The ability to remove moire is HUGE. I've messed with it a bit on some test images, and it seems pretty good. I have not yet had a chance to try moire removal on a real-world photograph, so I can't speak to that. It also only seems to be an adjustment brush option as far as I can tell...there is no global slider to adjust moire (although thinking about the nature of that particular problem, I'm not sure a global slider would really work.) Regardless, the fact that they are putting effort into that area is a big selling point.
I've noticed some other differences in image processing. Noise processing seems to have been changed again. I'm not really sure it is as good as LR3 or not...I'll have to do more experimentation, but at first glance, noise processing seems to be a tad worse than LR3. I also seem to see more jagged edges for fine details than I used to see before...or perhaps I never noticed them as much before (I am in a deep analytical mode right now, so that may be part of the problem.) I shoot a lot of landscapes, and fine twigs and branches seem to have rougher edges than they did in LR3. I'm not sure if this is simply because Adobe is tweaking the rendering and image processing engine, and things are fluctuating at a fine detail level or not. If I can verify there is indeed a difference, and I don't see them improve in future betas, I'll certainly raise some complaints with Adobe.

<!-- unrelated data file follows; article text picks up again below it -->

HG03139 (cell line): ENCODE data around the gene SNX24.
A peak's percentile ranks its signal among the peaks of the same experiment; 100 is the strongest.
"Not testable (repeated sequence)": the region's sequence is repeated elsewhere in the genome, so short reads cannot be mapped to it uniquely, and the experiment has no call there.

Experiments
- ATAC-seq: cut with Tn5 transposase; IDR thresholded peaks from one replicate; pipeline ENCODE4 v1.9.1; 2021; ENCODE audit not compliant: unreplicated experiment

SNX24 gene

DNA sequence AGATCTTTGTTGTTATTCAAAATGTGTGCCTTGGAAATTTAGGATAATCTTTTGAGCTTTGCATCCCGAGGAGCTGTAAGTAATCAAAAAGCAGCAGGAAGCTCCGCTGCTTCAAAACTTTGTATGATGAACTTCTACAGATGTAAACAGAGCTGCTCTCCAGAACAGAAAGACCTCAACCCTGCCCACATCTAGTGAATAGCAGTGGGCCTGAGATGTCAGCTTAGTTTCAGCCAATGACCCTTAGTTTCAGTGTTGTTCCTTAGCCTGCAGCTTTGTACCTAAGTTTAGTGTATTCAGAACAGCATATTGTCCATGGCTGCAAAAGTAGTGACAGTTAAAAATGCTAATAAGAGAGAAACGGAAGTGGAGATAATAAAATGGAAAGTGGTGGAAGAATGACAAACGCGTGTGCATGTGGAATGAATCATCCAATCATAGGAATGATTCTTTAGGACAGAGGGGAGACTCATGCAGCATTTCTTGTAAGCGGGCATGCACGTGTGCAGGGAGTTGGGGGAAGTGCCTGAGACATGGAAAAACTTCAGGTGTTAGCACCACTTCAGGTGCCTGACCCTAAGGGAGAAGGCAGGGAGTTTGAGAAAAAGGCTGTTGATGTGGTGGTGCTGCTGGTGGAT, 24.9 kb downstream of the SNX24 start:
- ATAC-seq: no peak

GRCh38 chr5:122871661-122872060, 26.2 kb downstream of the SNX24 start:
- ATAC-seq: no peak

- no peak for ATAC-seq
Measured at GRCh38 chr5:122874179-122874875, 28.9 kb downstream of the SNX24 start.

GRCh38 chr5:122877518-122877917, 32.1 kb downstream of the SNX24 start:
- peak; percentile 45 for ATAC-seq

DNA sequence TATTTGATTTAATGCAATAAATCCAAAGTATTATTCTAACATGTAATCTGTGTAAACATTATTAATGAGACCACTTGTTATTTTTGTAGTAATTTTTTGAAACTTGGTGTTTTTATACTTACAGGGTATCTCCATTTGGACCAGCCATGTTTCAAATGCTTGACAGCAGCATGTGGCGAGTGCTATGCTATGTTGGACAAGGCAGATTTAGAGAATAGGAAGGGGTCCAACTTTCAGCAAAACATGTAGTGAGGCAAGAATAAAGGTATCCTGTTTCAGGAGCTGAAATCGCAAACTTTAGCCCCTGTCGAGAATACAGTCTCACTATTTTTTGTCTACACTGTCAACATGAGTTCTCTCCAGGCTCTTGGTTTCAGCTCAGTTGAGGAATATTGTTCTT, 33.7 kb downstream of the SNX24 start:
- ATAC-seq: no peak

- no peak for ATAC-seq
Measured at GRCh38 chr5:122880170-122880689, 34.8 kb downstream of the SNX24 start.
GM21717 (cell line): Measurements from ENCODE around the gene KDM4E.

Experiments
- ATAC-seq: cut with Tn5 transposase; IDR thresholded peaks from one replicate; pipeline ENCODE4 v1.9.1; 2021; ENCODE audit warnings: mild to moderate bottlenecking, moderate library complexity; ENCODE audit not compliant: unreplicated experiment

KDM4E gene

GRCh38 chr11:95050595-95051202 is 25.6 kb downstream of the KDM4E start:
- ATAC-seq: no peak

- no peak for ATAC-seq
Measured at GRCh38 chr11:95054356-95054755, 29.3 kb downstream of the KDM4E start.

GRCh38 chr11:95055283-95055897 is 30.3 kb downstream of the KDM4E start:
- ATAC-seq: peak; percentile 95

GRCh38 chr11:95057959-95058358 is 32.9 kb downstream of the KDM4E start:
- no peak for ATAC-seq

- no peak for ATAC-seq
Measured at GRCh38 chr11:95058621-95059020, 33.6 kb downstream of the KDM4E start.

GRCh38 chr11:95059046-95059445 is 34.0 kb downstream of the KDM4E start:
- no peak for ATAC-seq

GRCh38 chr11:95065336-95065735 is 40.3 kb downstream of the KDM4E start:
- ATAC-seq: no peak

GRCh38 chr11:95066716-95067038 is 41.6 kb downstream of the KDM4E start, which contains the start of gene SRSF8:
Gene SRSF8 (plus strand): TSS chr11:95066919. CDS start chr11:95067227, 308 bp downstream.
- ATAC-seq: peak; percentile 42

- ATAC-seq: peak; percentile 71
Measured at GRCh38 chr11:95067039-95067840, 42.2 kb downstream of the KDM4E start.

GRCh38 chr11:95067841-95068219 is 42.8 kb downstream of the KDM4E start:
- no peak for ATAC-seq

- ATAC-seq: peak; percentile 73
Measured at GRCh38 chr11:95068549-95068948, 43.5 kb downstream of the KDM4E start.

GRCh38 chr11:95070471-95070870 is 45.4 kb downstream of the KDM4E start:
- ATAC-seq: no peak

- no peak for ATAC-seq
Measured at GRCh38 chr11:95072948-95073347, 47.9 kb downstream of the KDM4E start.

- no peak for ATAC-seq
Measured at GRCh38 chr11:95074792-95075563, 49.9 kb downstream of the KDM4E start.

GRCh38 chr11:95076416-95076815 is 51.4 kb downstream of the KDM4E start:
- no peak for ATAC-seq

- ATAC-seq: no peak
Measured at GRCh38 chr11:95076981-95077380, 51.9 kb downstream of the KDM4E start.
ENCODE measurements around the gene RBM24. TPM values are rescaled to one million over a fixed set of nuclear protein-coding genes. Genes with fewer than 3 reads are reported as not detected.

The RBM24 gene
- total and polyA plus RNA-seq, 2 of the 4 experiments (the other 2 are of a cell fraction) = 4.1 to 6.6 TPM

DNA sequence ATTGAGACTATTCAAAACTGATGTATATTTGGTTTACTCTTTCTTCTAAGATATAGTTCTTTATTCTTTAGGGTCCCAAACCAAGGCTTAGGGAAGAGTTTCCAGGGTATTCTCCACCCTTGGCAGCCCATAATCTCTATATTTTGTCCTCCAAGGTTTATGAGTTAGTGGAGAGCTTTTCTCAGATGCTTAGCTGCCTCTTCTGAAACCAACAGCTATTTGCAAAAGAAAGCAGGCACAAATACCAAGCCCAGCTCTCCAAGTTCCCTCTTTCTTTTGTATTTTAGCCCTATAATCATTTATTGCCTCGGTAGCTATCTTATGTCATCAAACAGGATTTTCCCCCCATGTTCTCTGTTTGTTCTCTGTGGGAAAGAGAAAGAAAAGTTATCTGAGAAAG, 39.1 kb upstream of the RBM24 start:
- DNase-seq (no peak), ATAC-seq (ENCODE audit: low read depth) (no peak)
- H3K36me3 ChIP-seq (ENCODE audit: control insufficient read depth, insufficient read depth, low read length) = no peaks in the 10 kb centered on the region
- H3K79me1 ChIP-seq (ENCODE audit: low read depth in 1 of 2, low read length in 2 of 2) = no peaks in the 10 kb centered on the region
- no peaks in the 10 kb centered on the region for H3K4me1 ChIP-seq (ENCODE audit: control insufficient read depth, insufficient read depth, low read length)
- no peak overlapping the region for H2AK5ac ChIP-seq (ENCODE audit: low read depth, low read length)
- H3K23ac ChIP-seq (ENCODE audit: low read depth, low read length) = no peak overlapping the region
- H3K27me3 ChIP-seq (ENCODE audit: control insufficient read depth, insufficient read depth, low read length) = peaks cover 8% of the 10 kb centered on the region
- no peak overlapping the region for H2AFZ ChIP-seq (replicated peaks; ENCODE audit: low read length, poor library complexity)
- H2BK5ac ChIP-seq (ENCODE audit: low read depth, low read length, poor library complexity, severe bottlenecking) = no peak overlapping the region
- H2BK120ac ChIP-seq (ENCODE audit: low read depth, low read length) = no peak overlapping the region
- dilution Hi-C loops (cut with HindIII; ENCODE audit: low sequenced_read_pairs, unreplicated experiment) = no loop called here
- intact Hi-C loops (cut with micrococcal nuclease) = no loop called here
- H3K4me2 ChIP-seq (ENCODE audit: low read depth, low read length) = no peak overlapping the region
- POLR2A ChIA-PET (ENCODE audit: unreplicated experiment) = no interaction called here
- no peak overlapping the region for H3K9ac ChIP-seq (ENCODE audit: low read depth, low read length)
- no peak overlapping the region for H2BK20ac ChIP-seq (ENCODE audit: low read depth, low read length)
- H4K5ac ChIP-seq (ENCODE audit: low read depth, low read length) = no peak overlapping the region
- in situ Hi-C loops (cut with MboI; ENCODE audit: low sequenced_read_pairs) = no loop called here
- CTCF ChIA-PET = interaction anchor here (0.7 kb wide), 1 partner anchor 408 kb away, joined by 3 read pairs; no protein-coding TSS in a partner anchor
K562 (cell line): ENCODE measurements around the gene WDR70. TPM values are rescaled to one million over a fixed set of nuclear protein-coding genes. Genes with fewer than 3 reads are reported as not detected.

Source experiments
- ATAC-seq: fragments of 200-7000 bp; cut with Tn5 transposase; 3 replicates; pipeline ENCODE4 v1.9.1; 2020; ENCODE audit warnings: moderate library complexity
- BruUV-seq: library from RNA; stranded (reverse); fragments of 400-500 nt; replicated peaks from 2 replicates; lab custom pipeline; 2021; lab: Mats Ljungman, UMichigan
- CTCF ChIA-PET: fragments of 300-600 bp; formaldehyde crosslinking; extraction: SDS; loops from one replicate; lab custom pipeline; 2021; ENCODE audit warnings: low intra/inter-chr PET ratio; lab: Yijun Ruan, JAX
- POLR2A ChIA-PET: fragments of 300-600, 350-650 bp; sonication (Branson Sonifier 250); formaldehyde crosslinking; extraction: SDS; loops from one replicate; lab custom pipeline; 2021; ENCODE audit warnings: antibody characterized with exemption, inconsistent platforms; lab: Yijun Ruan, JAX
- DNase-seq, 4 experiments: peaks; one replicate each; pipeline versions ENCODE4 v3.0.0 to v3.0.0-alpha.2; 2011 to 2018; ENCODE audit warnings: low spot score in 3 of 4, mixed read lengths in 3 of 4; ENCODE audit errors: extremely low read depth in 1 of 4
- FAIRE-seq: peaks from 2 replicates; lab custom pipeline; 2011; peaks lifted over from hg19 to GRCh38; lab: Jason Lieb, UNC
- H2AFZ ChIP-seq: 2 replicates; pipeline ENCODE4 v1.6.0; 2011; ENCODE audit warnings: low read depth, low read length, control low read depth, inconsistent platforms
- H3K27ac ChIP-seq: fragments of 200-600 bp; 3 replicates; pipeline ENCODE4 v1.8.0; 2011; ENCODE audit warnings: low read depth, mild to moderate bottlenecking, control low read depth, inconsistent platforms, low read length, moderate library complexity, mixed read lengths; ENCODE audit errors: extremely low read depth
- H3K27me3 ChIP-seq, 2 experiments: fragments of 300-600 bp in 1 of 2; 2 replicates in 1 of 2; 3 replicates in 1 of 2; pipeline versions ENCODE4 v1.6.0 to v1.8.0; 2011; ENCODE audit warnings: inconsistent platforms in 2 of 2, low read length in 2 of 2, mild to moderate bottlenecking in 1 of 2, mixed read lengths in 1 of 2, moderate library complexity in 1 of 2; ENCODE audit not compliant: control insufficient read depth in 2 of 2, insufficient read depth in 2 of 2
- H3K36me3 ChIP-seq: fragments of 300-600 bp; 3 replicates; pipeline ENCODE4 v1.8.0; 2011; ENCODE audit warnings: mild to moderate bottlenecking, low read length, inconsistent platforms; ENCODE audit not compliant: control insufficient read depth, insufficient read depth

The white balance brush is intriguing. I've found it a bit difficult to use, and have had to rely on a large amount of feathering to really get any sort of decent outcome. It is probably a feature that will simply take some getting used to, and when it comes to snow photographs, I can see it being a godsend (without it, its very difficult to get sky's nice and blue without also making snow overly blue as well...with the white balance brush, you can clean up snow without affecting the sky, which is pretty awesome.)